The first time I ever fired a “magnum” cartridge was when I acquired a Ruger Single-Six revolver. As a convertible gun, I inserted the second cylinder, loaded it with Winchester Magnum Rimfire cartridges, cocked the hammer, closed my eyes for what I thought was a cartridge that would knock me into the next county and pulled the trigger. To my surprise, while there was certainly an increase in power over common rimfire ammunition, that first shot led to a lifetime of friendship with this adaptable rimfire cartridge.
The .22 WMR was introduced by Winchester in 1959 and used initially in the Model 61 rifle the next year. Following that introduction, Smith & Wesson and Ruger chambered handguns for it, then Savage followed suit with a unique .22/.410 rifle called the Model 24.
Ever since that time, Savage has been a great supporter of this cartridge. Over the years, I don’t believe I’ve ever seen a Savage catalog that didn’t include at least one rifle chambered for the .22 WMR, and last year there were 10 in the lineup.
|Savage Model 93 BRJ|
|Caliber:||.22 Winchester Magnum Rimfire|
|Capacity:||five-round detachable magazine|
|Overall length:||40 in.|
|Barrel:||21 in. heavy contour, spiral fluted; satin blue finish|
|Stock:||tri-color “jacaranda” laminate|
|Sights:||none; two-piece Weaver-style bases installed|
|Trigger:||AccuTrigger, 2 lb. 15 oz. as tested|
|Manufacturer:||Savage Arms, SavageArms.com, 413-568-7001|
The rifle I chose to test was the Model 93 BRJ, which sports a laminated stock with a racy rollover comb in what the company calls a “jacaranda” color combination. The stock, which features shades of red, gray and brown, has so-called “Buick” vents in the fore-end to aid in cooling, and since it’s intended as a hunting gun, it has twin sling swivel studs up front–one for a sling and one for a bipod. Cradled in the free-floating barrel channel is a 21-inch heavy, spiral-fluted barrel with a target crown and matte blue finish.
The buttstock follows a California school of thought, with a sharp (but not uncomfortably so) turn at the wrist, terminating in a rather hooked pistol grip. The rollover cheekpiece puts the eye in the proper position for a scope, and the classically styled buttpad has a black spacer.
The receiver itself is tubular in construction, has the barrel sleeved within it and has twin gas ports under the front bridge. It comes from the factory with two-piece, Weaver-style bases installed.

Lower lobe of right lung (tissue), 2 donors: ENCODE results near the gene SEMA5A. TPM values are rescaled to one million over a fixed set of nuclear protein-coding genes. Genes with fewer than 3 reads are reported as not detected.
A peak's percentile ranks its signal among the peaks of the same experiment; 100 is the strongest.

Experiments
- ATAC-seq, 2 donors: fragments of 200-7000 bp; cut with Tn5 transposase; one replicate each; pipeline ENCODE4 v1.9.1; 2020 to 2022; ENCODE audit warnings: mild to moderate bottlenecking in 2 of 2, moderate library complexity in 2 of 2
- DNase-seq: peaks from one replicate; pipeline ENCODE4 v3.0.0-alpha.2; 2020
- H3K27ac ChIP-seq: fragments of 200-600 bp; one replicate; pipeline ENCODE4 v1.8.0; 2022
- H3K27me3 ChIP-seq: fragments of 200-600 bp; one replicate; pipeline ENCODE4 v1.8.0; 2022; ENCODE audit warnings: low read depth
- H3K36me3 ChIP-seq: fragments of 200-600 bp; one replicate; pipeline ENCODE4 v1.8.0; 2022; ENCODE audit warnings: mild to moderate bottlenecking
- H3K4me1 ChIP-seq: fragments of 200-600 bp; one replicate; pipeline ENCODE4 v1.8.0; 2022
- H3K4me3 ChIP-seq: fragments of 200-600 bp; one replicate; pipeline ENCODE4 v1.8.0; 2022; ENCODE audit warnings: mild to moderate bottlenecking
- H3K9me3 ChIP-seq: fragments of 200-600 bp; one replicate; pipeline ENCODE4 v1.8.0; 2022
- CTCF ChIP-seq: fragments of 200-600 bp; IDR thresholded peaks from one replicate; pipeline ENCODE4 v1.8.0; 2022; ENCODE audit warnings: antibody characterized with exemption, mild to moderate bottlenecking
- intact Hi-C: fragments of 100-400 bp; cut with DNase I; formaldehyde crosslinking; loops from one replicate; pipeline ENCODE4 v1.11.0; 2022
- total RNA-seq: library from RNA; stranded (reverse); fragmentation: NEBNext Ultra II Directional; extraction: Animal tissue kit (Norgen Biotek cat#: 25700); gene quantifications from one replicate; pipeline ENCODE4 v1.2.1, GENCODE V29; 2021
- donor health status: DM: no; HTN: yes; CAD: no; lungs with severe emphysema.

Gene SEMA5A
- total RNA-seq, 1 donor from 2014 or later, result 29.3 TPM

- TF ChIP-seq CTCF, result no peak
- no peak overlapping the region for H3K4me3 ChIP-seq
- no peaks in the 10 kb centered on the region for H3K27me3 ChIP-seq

The bolt is typical for a rimfire rifle. It has a constant diameter from front to rear and comes with a bolt handle that is slightly curved to the rear. There is no checkering on the bolt knob, and on the bolt face you have the traditional dual rimfire extractors at three and nine o’clock with the firing pin top-dead-center.
To release the bolt from the action, remove the magazine, check to be sure there is no round in the chamber, then place the safety in the forward position. Draw the bolt back while at the same time pulling the trigger fully to the rear–being careful as not to ding the top of the cheekpiece as you remove the bolt from the receiver. Replacing the bolt requires you to pull the trigger back as you slide the bolt into the receiver.
The rifle is equipped with the fully adjustable AccuTrigger, and out of the box mine broke at two pounds, 15 ounces without a touch of slack before the sear released. I might add here that if you’ve never had the chance to use a gun with the AccuTrigger, you are really going to like the experience. I like to call it a two-stage affair, as first you pull the integral trigger lever back to its stop and then apply a bit more pressure to the trigger finger piece to fire the gun.
Forward of the matte-finished trigger guard is a magazine well that supports a five-round magazine. Made from stamped parts, the magazine is released via a lever located behind it. Pulling the lever to the rear allows the magazine to pop downward slightly and permits easy removal. To insert, I found it easier to install the forward part of the magazine in the well first, pulling the base slightly toward the trigger guard as you push it home.
I mounted a Burris 4X scope in lightweight Leupold rings and h
eaded out to the 50-yard line. Shooting from a rest, the gun never disappointed me, with groups that ran from a half-inch to a full inch. Even though they were the best in the accuracy department, I did experience some feeding problems with the Remington load because of the soft tip. Other than that, I can’t complain about the rifle at all.
Considering the .22 WMR retains the velocity at 100 yards that the .22 LR has at the muzzle, to me this cartridge really needs more credit than it receives, and the Savage 93 is a great platform for it.
|Savage Model 93
|.22 WMR||Bullet Weight (gr.)||Muzzle Velocity (fps)||Standard Deviation||Avg. Group Size (in.)|
|CCI Max-Mag JHP||40||1,816||46||0.75|
|<font color="#154110" size="1"WARNING: The loads shown here are safe only in the guns for which they were developed. Neither the author nor InterMedia Outdoors, Inc. assumes any liability for accidents or injury resulting from the use or misuse of this data. Notes: Accuracy results are averages of five five-shot groups at 50 yards off a sandbag rest. Velocities are averages of five shots measured on a Oehler Model 35P 10 chronograph set 10 feet from the muzzle. Abbreviations: FMJ, full metal jacket; JHP, jacketed hollowpoint; PSP, pointed softpoint.|